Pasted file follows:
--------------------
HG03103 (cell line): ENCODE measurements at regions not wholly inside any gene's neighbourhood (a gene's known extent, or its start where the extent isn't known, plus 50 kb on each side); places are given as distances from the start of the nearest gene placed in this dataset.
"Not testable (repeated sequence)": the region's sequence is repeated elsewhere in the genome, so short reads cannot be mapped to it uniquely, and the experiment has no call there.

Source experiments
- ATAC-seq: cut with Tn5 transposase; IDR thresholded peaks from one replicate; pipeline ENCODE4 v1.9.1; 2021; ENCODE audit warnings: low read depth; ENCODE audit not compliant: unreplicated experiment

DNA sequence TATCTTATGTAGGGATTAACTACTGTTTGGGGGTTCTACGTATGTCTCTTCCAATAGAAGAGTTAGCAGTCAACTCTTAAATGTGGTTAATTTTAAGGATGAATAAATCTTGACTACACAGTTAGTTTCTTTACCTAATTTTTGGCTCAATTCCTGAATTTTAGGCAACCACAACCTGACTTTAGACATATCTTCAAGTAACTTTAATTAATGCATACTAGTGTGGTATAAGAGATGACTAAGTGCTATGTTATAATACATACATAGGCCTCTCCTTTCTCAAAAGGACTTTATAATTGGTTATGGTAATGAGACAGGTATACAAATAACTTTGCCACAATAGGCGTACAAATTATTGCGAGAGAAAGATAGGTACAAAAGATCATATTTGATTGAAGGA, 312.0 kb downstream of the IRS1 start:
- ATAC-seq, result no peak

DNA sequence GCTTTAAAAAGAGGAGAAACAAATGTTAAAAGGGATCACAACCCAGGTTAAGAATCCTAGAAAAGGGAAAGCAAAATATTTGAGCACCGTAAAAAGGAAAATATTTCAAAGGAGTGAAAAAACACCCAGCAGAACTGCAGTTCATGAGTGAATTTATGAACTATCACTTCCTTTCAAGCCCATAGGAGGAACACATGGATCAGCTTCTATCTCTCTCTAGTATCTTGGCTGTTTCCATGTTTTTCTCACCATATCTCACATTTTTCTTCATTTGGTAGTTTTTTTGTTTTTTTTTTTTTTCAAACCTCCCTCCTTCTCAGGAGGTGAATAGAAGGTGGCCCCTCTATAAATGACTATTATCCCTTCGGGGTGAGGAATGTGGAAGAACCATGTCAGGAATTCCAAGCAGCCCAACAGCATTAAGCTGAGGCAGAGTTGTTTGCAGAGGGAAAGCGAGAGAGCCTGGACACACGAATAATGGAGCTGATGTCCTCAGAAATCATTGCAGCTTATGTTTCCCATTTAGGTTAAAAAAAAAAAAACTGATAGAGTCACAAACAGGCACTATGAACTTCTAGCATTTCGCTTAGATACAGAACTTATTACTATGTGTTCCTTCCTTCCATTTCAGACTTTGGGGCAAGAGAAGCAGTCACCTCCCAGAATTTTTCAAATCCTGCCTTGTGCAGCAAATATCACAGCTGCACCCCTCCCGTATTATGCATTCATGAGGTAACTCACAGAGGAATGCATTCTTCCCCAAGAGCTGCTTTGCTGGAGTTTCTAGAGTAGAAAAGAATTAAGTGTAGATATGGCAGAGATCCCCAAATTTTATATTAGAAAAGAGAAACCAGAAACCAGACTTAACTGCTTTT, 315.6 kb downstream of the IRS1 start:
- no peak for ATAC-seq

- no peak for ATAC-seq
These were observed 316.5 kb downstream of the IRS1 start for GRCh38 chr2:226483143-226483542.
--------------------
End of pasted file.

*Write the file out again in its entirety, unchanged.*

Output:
HG03103 (cell line): ENCODE measurements at regions not wholly inside any gene's neighbourhood (a gene's known extent, or its start where the extent isn't known, plus 50 kb on each side); places are given as distances from the start of the nearest gene placed in this dataset.
"Not testable (repeated sequence)": the region's sequence is repeated elsewhere in the genome, so short reads cannot be mapped to it uniquely, and the experiment has no call there.

Source experiments
- ATAC-seq: cut with Tn5 transposase; IDR thresholded peaks from one replicate; pipeline ENCODE4 v1.9.1; 2021; ENCODE audit warnings: low read depth; ENCODE audit not compliant: unreplicated experiment

DNA sequence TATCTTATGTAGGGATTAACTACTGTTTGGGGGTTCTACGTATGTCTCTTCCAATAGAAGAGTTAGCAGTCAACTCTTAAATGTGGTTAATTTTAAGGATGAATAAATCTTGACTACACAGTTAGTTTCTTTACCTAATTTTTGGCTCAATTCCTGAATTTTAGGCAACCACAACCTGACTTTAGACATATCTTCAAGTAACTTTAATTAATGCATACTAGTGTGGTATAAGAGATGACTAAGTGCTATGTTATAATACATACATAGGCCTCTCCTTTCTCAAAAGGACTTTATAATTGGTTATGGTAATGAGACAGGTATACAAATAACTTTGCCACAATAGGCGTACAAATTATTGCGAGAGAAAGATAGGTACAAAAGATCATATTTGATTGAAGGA, 312.0 kb downstream of the IRS1 start:
- ATAC-seq, result no peak

DNA sequence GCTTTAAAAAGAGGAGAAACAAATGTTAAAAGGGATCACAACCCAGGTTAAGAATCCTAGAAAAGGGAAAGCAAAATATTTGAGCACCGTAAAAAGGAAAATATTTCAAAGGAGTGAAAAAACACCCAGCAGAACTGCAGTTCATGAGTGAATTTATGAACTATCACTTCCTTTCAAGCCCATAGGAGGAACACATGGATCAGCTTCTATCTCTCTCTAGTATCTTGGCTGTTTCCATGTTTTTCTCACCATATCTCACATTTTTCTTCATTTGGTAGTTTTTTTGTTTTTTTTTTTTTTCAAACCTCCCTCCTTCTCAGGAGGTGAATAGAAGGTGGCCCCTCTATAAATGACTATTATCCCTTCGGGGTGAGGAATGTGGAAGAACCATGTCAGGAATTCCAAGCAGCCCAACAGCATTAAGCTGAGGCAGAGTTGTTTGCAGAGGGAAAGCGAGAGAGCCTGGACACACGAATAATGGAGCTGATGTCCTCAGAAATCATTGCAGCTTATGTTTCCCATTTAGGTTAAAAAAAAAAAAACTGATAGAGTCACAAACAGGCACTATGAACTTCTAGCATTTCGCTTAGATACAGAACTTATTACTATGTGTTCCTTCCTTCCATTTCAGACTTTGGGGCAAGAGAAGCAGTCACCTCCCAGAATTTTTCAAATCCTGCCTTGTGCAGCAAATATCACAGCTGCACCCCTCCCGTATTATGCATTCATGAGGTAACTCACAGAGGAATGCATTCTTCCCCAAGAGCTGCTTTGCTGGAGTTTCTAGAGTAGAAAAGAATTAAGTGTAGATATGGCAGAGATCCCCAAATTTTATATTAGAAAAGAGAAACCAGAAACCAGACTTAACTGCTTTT, 315.6 kb downstream of the IRS1 start:
- no peak for ATAC-seq

- no peak for ATAC-seq
These were observed 316.5 kb downstream of the IRS1 start for GRCh38 chr2:226483143-226483542.